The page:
In many of my posts, I discuss ways to improve the Federal Reserve by forcing it maintain a constant level of inflation (preferable 0% inflation.) While I have no ability to predict the future of the economy, I can claim the following:  if we adopted an electricity-backed currency (i.e. maintained a 0% inflation in the average price of electricity), then there would be transparency in the US Federal Reserve. "And no funny stuff!"  Right now, there is no transparency in the US Federal Reserve. The system is a mess. There is no certainty. For example, can you tell me whether the Federal Reserve is going to print money again? Is it aiming for a certain inflation rate?

Instead, we have created a system in which the few profit at the expense of the many. And because of this, we need to improve the US Federal Reserve operates. The relation between the people and central banks has evolved throughout US history; and the system we have currently will not, should not, and can not last. I suggest forcing the Federal Reserve to maintain a constant inflation rate (preferable 0% inflation in the price of electricity...but I'm open to other suggestions) and to adjust how much money they are able to pay themselves (see below) depending on how well the economy is doing.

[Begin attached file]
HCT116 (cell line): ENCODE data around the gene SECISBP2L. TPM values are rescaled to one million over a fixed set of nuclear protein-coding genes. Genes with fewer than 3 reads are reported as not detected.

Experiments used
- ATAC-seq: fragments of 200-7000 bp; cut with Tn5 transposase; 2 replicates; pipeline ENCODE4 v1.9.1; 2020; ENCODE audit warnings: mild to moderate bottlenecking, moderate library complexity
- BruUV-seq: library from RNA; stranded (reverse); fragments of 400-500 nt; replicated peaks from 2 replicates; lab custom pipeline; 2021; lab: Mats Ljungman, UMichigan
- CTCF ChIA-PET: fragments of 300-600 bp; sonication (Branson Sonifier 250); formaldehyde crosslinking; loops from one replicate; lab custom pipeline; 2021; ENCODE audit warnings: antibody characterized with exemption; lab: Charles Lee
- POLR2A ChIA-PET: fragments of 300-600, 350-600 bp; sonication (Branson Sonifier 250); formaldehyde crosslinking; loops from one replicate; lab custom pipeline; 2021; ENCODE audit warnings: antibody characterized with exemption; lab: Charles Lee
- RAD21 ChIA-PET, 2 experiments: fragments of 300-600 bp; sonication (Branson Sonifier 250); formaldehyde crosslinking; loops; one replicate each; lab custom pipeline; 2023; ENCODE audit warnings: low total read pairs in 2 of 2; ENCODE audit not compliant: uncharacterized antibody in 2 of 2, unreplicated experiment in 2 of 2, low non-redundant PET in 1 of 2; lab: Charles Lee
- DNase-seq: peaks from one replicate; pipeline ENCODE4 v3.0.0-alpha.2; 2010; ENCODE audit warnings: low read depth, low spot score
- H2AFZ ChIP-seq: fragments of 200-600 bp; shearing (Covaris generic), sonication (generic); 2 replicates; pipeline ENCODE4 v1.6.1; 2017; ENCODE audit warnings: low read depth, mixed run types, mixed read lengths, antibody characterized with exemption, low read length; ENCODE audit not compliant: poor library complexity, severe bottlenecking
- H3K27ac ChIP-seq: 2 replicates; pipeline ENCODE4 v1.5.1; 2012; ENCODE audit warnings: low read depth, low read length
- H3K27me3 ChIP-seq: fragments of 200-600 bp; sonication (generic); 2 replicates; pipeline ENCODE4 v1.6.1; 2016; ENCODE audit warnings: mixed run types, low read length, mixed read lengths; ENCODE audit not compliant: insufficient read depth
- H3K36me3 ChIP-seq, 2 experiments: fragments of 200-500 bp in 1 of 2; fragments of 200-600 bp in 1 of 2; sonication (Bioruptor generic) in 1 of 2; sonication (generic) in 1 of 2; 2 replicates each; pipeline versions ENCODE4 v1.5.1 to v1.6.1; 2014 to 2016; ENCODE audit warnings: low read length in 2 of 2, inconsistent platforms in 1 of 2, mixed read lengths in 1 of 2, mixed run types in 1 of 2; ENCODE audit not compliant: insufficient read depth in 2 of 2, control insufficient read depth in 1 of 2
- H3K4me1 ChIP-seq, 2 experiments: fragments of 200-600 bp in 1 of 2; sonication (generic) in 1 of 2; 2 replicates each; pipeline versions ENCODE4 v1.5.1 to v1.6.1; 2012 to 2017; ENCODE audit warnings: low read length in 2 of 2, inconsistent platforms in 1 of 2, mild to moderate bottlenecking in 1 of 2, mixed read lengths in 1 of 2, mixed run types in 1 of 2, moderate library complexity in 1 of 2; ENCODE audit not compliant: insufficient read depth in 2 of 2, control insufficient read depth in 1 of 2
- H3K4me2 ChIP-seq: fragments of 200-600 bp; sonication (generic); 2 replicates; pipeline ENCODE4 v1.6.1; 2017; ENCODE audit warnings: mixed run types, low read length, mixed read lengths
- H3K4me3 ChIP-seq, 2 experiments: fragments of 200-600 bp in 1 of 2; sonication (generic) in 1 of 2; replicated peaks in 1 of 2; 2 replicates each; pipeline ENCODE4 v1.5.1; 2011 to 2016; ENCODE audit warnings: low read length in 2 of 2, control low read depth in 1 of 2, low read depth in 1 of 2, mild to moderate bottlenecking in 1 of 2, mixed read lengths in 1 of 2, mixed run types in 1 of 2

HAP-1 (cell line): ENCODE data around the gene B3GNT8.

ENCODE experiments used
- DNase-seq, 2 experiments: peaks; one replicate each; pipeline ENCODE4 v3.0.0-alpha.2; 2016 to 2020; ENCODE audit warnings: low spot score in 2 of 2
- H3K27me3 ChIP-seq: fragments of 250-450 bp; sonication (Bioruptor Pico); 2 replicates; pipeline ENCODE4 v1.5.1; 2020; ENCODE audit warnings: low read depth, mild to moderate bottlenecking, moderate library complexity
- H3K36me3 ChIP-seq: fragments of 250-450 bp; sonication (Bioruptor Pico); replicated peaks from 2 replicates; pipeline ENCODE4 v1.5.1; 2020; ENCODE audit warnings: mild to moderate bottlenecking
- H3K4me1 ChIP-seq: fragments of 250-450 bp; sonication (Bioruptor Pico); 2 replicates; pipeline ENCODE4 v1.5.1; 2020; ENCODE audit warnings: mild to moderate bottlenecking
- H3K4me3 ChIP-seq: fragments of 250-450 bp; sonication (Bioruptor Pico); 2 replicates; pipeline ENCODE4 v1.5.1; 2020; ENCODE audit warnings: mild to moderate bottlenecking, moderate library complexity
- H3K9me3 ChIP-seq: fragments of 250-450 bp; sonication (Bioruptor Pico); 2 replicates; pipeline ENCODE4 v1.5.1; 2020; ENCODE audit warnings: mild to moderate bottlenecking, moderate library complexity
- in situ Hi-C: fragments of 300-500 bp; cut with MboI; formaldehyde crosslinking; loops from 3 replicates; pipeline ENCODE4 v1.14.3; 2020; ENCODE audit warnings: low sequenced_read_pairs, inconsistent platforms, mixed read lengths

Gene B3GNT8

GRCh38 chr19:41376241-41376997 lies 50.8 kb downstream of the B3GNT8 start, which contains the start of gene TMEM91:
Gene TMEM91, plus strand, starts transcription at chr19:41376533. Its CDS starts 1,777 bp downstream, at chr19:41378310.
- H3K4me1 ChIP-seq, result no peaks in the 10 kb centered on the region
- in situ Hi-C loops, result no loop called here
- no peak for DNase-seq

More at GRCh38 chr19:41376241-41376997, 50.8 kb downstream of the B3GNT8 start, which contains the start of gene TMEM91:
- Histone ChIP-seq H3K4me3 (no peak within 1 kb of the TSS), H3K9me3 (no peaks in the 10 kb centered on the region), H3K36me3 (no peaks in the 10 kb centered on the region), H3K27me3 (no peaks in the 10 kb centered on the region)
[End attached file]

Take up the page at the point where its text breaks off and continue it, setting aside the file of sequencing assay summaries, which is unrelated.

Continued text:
We, the people, have a healthy fear of the Federal Reserve, and it's a healthy fear because we have created a system in which the largest banks in the US can print money pretty much whenever they want.

Here's the dirty, little secret that isn't discussed often. The banks that make up the Federal Reserve are guaranteed by law a 6% annual rate of return on investment.

Sunday, August 14, 2011

Thomas Edison on Electricity-Backed Currency in 1921